- Central banks could see demand for their physical currency drop unless they issue CBDCs, Bank of America says.
- The strategists said central banks could even make digital currencies part of their monetary policy toolkit.
- Central banks of major global economies are currently researching or testing digital currencies.
- Sign up here for our daily newsletter, 10 Things Before the Opening Bell.
Central banks that don’t issue their own digital currency will face a dropoff in demand for their physical currency, with the US dollar and euro especially at risk of losing their leading global role, Bank of America analysts have warned.
The widespread adoption and usage of central bank digital currencies, or CBDCs, is inevitable, they said in a research note last week. Such CBDCs would be used as digital cash, rather than a store of value, and could also play a part in monetary policy toolkits, they argued.
Not having a CBDC creates the risk of losing out to countries that do have one, as well as to private actors or companies launching tokens, the Bank of America strategists believe. Much of this is linked to the surge in popularity in private, blockchain-based cryptocurrencies such as bitcoin.
The usefulness of digital cash could prompt people to adopt a CBDC from a foreign institution to carry out transactions, if their own central bank fails to act.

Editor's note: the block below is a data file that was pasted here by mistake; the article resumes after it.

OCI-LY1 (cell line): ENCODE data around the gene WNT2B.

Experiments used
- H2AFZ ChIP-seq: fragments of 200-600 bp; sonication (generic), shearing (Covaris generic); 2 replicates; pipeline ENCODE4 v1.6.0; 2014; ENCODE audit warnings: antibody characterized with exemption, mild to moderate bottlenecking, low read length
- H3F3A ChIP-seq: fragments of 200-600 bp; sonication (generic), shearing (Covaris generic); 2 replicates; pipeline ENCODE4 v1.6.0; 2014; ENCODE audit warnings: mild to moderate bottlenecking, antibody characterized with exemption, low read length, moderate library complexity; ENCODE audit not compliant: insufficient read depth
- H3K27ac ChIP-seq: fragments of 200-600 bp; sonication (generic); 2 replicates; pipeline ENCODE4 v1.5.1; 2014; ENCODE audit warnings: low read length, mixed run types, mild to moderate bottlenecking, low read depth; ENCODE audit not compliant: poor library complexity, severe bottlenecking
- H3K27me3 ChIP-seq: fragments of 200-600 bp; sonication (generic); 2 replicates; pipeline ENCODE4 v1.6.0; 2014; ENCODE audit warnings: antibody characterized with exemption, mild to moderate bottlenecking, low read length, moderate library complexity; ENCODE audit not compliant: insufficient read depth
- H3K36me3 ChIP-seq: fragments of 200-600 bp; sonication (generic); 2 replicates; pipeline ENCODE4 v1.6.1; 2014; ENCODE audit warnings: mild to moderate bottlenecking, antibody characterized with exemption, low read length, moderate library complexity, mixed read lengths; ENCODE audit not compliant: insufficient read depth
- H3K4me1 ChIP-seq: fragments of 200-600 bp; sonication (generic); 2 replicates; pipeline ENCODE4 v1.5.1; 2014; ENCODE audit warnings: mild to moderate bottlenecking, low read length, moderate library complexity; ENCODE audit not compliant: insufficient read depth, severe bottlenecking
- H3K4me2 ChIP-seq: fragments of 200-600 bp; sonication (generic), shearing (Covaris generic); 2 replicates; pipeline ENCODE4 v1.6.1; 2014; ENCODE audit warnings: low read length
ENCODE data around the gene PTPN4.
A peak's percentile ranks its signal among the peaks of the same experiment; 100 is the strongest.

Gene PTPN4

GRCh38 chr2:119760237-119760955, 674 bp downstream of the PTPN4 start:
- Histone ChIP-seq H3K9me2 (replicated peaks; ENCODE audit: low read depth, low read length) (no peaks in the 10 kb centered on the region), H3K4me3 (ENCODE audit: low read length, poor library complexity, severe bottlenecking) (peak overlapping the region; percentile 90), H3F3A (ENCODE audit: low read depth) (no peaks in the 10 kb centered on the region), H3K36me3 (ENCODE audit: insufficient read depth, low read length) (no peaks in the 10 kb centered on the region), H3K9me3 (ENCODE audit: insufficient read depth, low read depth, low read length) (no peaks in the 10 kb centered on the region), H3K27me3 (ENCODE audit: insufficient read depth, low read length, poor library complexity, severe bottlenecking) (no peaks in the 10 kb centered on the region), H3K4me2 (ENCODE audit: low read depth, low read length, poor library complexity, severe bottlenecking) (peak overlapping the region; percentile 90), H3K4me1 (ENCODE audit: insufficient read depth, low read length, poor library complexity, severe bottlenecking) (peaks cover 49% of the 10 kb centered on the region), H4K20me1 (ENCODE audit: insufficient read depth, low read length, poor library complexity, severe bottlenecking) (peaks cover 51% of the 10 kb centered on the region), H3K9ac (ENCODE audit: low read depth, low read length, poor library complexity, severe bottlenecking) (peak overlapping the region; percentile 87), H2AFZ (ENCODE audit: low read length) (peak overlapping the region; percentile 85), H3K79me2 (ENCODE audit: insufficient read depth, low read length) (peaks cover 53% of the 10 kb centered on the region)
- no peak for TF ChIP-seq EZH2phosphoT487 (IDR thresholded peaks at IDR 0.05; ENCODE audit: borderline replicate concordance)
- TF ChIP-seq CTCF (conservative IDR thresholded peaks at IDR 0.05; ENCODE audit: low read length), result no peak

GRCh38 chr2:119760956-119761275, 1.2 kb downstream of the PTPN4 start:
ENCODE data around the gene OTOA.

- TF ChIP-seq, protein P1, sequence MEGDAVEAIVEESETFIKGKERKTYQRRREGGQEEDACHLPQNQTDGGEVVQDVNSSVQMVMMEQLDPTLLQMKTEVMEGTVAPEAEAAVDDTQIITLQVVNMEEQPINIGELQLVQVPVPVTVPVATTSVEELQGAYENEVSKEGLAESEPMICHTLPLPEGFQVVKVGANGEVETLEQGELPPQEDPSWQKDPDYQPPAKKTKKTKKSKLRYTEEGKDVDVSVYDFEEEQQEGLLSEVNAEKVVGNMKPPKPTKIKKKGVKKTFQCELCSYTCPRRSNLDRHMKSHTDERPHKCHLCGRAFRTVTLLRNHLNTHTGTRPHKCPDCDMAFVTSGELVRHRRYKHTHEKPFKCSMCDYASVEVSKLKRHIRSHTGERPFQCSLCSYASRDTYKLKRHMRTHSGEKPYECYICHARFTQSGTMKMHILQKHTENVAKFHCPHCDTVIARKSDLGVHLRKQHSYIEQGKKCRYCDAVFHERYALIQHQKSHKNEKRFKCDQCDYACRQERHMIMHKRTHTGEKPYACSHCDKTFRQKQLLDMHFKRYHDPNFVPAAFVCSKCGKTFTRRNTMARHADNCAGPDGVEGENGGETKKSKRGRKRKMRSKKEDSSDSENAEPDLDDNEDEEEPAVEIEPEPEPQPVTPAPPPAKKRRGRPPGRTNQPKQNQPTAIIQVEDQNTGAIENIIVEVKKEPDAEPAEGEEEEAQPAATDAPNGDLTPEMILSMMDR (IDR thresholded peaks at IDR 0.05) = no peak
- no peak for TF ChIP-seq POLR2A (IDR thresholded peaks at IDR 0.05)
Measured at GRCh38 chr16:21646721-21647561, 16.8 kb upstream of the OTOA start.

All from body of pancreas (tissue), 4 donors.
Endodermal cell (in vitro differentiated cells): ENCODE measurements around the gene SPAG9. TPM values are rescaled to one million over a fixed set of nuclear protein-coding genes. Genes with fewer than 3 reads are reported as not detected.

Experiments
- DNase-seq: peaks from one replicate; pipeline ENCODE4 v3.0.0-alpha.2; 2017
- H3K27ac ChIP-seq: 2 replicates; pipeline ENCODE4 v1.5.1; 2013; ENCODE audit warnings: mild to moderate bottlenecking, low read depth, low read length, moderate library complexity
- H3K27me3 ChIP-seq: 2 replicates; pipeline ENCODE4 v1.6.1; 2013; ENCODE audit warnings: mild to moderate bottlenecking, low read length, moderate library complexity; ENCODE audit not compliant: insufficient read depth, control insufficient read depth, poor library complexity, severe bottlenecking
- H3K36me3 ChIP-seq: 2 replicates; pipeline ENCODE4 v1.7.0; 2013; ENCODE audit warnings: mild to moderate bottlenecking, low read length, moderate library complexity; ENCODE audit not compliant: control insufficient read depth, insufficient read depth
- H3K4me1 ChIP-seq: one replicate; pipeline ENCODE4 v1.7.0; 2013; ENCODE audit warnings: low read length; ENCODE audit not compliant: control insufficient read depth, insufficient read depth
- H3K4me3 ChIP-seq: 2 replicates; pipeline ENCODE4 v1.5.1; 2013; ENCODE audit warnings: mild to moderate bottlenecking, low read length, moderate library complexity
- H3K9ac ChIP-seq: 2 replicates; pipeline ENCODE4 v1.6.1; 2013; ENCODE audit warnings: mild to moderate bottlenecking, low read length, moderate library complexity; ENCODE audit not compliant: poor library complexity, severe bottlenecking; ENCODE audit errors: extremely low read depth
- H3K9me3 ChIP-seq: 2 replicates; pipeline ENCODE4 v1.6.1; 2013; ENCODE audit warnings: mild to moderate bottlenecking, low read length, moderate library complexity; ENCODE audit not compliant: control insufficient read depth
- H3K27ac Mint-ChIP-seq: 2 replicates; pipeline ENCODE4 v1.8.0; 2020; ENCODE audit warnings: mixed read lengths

“In some cases, countries without CBDCs could be ‘dollarized’ as their citizens start using another country’s CBDC, and potentially see the value of their currency drop sharply,” the analysts said in the Wednesday note.
That could have an impact on the status of countries in the global financial system. If the US and EU don’t digitize their currencies, then the dollar risks losing its dominance and the euro’s role in global transactions and in reserves, the strategists argued.
The declining use of physical cash by consumers, the threat of losing control of monetary matters, the increasing use of blockchain by businesses are factors driving central banks toward their own digital currency.
While many major economies are at various stages of developing a central bank digital currency, China is leading the way and its digital yuan is could be available for international visitors at the 2022 Winter Olympic games in Beijing. Meanwhile, the EU said last week it is moving forward with development of a digital euro, and the US central bank is exploring a digital dollar.
Digitization has other benefits for central banks, beyond ensuring their currencies stay relevant in global financial markets and securing the value of those fiat currencies.
“In practice, central banks could utilize features of CBDCs in the future as part of an enhanced monetary policy toolkit if needed, particularly in response to a shock or a crisis,” the analysts said.
They noted that central banks could see monetary control slip away if their country’s inhabitants turn to a global cryptocurrency or another country’s CBDC, both beyond the institution’s reach. That would make cooling inflation harder to achieve.